High Line Art is a department within Friends of the High Line devoted to curating art along the length of this public space, including sculptures, video, and live performances. When High Line Art decided to publish a book called High Art, we were asked to create a timeline illustrating the history of the High Line and HLA’s place within that timeline.
To begin, we received a large volume of data about the history of the High Line and High Line Art. Our challenge was to tease a narrative out of this data and give the history a point of view, while also translating the data into a visual that would tell the story chronologically in a direct, interesting and accessible way.
Our minds first jumped to Alfred Barr’s diagram of Modern Art for inspiration. Barr created his diagram “Cubism and Modern Art” in 1936, and by naming various artistic movements connected through red or black arrows and placed along a chronology, he visually depicted how these movements related and influenced each other over a span of 45 years. We wondered, what if we sketched a similar diagram for the history of the High Line in order to see what narrative might emerge?
This experiment brought us to the key ideas behind the timeline we ended up creating: that art and the High Line are the perfect match, because art has always been at the heart of this public space. Initially an isolated area in the Meatpacking district of lower Manhattan, the abandoned railroad tracks were first only valued by experimental artists and other fringe communities who challenged the norms of society. They were the seeds of the High Line as we know it today, ultimately becoming a showcase for art institutions and a celebration of public space.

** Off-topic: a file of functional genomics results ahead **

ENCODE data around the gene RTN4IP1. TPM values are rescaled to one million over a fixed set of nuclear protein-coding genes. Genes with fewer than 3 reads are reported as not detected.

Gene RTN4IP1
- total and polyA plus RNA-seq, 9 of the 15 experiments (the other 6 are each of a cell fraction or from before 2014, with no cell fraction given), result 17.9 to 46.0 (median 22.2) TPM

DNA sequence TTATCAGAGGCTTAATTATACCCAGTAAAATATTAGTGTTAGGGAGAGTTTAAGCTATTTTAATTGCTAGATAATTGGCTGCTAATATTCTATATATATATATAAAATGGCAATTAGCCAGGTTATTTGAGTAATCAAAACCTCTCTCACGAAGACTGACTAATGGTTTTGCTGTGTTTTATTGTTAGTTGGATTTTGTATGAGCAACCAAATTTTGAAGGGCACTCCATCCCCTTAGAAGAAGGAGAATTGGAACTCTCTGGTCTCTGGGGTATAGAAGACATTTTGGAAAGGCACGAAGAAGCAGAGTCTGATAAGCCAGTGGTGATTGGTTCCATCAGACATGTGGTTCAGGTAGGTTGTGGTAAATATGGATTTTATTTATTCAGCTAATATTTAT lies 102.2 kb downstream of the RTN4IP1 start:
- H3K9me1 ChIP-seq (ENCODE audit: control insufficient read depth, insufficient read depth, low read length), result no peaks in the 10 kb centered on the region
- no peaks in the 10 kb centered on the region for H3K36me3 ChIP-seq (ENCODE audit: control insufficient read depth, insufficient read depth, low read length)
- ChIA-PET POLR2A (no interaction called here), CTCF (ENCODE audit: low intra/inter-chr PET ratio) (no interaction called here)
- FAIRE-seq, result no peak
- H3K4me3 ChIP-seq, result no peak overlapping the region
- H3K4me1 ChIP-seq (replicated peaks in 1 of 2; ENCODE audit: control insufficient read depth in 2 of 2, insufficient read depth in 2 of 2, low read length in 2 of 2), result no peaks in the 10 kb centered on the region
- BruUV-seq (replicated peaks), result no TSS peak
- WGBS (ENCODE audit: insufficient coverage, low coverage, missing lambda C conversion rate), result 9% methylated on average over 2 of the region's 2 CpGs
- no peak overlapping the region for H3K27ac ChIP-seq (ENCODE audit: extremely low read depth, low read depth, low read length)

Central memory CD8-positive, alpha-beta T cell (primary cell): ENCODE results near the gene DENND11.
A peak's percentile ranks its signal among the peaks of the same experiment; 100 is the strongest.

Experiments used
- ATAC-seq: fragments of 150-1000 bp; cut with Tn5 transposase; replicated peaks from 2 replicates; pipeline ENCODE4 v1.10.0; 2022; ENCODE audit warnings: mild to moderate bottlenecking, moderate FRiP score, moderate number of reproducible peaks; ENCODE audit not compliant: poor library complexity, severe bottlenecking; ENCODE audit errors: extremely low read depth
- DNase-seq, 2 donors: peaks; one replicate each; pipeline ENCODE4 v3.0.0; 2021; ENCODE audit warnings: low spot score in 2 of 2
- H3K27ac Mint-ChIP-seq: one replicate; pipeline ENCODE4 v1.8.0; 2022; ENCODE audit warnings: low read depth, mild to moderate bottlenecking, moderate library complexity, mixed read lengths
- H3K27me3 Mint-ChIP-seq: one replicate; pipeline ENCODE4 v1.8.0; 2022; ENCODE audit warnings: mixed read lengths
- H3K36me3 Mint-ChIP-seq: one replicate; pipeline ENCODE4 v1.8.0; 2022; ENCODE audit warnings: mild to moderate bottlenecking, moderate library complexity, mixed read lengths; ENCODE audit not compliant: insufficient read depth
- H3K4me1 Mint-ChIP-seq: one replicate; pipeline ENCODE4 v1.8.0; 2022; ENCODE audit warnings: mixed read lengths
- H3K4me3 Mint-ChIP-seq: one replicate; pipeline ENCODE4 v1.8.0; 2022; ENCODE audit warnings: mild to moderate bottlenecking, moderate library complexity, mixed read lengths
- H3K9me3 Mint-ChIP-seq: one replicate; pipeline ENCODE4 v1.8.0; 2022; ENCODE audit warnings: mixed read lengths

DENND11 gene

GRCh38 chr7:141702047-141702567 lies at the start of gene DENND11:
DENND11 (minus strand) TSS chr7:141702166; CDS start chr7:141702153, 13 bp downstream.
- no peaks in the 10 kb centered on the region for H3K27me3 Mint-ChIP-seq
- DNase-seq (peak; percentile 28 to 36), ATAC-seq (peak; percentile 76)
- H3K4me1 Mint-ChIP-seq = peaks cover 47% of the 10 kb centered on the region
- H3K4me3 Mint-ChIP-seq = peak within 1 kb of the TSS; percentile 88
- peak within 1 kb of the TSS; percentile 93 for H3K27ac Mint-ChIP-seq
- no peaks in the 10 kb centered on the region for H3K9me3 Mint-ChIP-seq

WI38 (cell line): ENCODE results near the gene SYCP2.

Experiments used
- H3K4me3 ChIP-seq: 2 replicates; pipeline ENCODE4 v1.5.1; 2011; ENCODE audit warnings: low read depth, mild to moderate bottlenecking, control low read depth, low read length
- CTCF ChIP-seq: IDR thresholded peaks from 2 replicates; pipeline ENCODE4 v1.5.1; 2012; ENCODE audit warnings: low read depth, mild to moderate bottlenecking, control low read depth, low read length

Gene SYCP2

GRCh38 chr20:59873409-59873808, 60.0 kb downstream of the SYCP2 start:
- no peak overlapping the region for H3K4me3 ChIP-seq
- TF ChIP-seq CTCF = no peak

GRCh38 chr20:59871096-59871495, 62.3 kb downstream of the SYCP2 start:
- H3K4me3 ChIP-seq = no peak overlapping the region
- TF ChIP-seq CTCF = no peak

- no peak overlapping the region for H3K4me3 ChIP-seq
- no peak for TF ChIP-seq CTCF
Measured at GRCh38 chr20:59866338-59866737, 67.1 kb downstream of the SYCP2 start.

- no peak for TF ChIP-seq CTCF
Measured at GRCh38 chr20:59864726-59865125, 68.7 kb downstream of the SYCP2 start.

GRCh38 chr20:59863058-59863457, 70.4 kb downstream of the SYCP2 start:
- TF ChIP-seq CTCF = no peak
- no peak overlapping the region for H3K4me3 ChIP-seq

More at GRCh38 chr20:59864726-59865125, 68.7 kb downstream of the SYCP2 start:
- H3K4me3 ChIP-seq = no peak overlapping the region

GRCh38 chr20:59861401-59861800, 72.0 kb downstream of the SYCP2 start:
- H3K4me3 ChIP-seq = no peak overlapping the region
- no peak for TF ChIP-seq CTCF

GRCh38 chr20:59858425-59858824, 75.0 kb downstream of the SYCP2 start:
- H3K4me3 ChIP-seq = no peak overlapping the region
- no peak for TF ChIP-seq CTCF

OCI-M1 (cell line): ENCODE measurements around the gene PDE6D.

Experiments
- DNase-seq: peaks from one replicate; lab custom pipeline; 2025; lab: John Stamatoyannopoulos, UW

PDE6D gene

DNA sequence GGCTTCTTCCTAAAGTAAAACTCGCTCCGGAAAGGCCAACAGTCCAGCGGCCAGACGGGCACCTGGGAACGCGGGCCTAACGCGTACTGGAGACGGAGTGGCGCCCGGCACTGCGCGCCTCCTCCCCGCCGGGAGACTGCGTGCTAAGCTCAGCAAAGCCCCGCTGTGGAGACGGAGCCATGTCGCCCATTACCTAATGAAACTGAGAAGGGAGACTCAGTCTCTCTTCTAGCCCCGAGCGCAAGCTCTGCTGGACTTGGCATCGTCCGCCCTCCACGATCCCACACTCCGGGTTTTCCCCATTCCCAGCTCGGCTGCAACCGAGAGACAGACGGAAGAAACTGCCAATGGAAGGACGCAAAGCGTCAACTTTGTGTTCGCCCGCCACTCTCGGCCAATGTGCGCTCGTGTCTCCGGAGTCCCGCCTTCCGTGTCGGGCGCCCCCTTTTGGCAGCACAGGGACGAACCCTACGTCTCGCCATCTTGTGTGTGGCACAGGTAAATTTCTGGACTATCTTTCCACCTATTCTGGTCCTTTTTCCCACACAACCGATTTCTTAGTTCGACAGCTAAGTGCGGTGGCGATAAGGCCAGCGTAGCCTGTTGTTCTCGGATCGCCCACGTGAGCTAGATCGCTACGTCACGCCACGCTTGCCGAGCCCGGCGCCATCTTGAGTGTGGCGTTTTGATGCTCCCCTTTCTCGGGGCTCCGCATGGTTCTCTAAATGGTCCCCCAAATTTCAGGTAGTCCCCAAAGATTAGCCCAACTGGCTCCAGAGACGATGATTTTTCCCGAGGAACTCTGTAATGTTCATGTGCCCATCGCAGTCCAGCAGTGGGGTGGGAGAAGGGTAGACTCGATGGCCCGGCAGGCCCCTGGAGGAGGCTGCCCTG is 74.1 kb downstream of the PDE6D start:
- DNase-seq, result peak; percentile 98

To illustrate these ideas, we decided to create a visual collage along a horizontal chronology starting with the original use of the tracks and ending with the High Line’s most recent and high-profile supporters, openings and events. The timeline is divided into thematic categories shown in parallel rows, with years at the top and pictures clustered above. In a way, the history of the High Line can be seen as a microcosm of the city itself: dazzling magnificence that has its roots in humble but fearless, imaginative outliers.
This is our work is a graphic design studio run by Megan Feehan and collaborators. Our work includes visual identities, publications, exhibitions, print collateral and interactive projects for architecture, art and miscellaneous institutions. We specialize in being design generalists, in not fetishizing technology over communication, and letting experiment and play guide form and format decisions.
Our design process incorporates research, analysis, and genuine curiosity to determine the best outcome with the most impact, whatever the format. Our aim for every project is to produce memorable, meaningful and intuitive communication design. We love the full spectrum of the process — embracing grand concepts and granular production specifications equally.
Our clients include the Oslo Architecture Triennale 2016, Rhode Island School of Design, New Museum for Contemporary Art, Storefront for Art and Architecture, Brown University, David Brooks Studio, Post-Office Architectes, On Stellar Rays Gallery, and Lauren Wegel Architect, amongst others. The studio was founded in New York City in 2013, and is based in lower Manhattan.
2015 © This is our work